Play with Psychological Payoff: Playing with Attunement and Brain Psychology in Mind Can Turn a Trip to the Neighborhood Playground into an Important Tool for Child Development

By Bartram, Samantha | Parks & Recreation, August 2015 | Go to article overview

Play with Psychological Payoff: Playing with Attunement and Brain Psychology in Mind Can Turn a Trip to the Neighborhood Playground into an Important Tool for Child Development


Bartram, Samantha, Parks & Recreation


You may not remember your life as a three-year-old child. It's natural after all, that was a long time ago and life changes significantly as we age. Still, some of your most critical developmental milestones occur around that age--constracting sentences, running, engaging in make-believe and many others, including attuning to your caregivers. This lattermost process goes both ways, of course--attunement also includes the process of a caregiver focusing on a child's vocalizations, body language and facial expression in order to understand what he or she needs, wants and feels.

Exciting new innovations in playground design and manufacturing, coupled with increasing attention on the science of play, are introducing new and beneficial ways for generations of family to develop deep, meaningful bonds through play

Look Me in the Eye

"When mother and infant face each other--and the infant is old enough to have a nice smile--when their eyes meet there is a mutually joyful expression," says Dr. Stuart Brown, founder and president of the National Institute for Play. "That rhythmic union is what I would call attunement."

Any piece of playground equipment that allows for face-to-face contact--see-saw, multiple-occupancy swing, some spinners--can aid in attunement, but not all are available to a wide range of users. Swings at least allow for some level of multigenerational play, as many grandparents are able to push a baby in a bucket-style swing or (unsafely) sit on a larger swing while holding a toddler in the lap. But, this does nothing for attunement, as eye contact cannot be achieved.

Tom Norquist, senior vice president at GameTime, had long been pondering the play mechanics of traditional swings. "Having studied children swinging for years...you see that when you put a toddler in a full-bucket seat, and the adult normally pushes form behind, that interaction is not as desirable," Norquist says. Working with his students at Auburn University's Industrial De sign Department and inspired by Brown's book Play: How It Shapes the Brain, Opens the Imagination, and Invigorates the Soul, Norquist sought to create what his company has now revealed as the Expression Swing. "The really significant difference in this particular invention is it's a parent-child or a caregiver-child experience," Norquist says.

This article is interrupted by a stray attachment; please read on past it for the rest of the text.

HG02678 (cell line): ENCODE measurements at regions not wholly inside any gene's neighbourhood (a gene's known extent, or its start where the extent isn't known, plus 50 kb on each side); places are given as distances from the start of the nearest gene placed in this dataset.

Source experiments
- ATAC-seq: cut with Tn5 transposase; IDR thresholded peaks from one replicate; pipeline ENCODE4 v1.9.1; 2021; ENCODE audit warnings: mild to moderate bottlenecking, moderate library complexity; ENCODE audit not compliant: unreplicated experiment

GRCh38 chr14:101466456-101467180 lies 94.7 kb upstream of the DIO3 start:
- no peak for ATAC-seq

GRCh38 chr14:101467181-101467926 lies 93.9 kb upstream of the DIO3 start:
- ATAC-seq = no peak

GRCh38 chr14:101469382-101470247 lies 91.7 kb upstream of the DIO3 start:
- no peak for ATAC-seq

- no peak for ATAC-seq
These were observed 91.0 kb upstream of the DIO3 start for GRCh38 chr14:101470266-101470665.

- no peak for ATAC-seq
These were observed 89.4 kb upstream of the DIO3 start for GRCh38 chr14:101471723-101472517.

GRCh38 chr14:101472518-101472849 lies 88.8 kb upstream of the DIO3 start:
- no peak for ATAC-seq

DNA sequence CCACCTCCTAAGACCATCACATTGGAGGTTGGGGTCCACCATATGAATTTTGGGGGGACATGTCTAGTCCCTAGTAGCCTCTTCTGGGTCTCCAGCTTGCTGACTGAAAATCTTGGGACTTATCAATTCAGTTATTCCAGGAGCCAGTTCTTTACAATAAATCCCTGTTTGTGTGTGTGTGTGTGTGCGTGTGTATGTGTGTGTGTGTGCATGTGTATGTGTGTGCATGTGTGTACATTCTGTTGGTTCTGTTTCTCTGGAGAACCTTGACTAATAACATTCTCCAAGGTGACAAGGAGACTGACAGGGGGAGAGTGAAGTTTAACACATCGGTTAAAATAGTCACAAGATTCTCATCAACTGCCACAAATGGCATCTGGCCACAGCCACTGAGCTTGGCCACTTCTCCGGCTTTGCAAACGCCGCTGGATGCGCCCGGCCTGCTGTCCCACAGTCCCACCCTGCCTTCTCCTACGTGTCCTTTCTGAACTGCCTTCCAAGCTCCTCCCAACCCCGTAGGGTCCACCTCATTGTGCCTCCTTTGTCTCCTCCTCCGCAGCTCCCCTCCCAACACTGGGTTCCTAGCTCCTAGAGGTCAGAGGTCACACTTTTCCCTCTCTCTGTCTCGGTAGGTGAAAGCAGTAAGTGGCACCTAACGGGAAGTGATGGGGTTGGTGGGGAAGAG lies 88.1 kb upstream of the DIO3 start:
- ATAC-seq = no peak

Inspired Design

The Expression Swing's design includes a bucket seat for children with an adult swing seat that allows the caregiver and child to interact with each other and observe each other's facial expressions during play. Additionally, it allows for what Brown describes as "3D movement." "If you take a 14-month-old child, massive things are happening in brain development at that time," he says. "Related to exploration and movement the child ... has a lot of urge to move within 3D space, with gravity being part of the equation. The design of this swing allows the flexibility to have face-to-face mixed-age play occur in a climate of 3D movement. That is stimulatory for good things going on in the brain. If you have socially comfortable children who are safe and well fed, and they engage in 3D movement in climate of play, it lights up their brain and is incredibly good for them."

The swing went through three years of development and rigorous safety testing before its reveal in April of this year. …

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